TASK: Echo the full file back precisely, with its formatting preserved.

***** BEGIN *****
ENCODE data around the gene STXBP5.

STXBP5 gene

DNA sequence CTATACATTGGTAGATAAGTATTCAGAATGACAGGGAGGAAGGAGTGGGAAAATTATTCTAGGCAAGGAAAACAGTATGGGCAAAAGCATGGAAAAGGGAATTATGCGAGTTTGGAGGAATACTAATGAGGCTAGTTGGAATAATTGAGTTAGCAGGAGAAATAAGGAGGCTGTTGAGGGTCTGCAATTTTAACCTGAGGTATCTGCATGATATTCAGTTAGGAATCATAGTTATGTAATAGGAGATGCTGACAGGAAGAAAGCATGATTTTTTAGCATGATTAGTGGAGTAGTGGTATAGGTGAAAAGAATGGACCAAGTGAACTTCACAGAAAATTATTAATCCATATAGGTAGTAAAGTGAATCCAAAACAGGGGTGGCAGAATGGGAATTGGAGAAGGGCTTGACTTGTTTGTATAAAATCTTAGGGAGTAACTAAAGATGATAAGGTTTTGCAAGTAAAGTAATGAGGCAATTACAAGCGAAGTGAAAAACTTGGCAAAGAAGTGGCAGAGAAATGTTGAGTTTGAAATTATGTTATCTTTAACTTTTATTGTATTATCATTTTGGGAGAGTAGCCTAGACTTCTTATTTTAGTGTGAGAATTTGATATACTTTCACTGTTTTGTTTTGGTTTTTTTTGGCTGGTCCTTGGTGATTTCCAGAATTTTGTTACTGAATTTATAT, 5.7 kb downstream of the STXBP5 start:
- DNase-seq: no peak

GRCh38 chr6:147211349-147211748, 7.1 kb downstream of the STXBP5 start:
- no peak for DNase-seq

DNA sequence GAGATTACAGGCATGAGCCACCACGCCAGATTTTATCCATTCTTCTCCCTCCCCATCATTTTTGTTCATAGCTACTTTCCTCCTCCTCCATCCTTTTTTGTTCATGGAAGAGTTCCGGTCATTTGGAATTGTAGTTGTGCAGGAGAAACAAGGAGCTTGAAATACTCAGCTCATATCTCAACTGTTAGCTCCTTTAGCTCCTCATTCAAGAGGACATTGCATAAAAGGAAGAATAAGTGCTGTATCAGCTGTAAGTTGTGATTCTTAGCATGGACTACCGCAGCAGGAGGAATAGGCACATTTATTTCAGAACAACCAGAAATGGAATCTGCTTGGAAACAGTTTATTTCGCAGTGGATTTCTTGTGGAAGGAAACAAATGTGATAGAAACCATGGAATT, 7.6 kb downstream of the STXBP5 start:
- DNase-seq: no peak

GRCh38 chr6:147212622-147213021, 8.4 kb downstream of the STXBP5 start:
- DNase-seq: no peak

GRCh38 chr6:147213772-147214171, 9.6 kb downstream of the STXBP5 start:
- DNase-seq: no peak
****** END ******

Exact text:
ENCODE data around the gene STXBP5.

STXBP5 gene

DNA sequence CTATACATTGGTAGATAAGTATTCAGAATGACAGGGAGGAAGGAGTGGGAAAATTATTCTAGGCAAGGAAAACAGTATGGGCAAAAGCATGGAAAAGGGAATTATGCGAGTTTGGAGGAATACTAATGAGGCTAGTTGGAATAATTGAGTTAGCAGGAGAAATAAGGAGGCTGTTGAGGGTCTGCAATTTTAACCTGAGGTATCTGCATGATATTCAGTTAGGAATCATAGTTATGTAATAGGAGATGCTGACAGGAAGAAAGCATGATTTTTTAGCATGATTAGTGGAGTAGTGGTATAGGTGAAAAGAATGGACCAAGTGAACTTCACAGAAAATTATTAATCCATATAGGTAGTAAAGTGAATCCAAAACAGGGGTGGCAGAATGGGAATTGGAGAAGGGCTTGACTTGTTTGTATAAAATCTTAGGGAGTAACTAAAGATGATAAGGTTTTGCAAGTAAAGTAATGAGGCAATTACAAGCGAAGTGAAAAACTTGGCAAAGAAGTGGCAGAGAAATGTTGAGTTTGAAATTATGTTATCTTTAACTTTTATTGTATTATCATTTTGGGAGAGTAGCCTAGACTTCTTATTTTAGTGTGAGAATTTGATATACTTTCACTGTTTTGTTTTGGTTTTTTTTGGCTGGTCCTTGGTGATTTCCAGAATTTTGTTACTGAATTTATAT, 5.7 kb downstream of the STXBP5 start:
- DNase-seq: no peak

GRCh38 chr6:147211349-147211748, 7.1 kb downstream of the STXBP5 start:
- no peak for DNase-seq

DNA sequence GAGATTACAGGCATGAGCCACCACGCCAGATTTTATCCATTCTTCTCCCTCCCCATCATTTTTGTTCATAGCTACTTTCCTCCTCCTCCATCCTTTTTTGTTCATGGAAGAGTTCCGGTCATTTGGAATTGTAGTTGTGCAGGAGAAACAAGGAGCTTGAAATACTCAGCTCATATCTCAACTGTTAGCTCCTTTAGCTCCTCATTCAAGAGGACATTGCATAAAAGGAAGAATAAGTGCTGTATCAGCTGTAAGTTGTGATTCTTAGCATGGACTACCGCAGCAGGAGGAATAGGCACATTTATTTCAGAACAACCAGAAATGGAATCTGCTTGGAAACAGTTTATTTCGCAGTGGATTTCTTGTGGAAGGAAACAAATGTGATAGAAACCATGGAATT, 7.6 kb downstream of the STXBP5 start:
- DNase-seq: no peak

GRCh38 chr6:147212622-147213021, 8.4 kb downstream of the STXBP5 start:
- DNase-seq: no peak

GRCh38 chr6:147213772-147214171, 9.6 kb downstream of the STXBP5 start:
- DNase-seq: no peak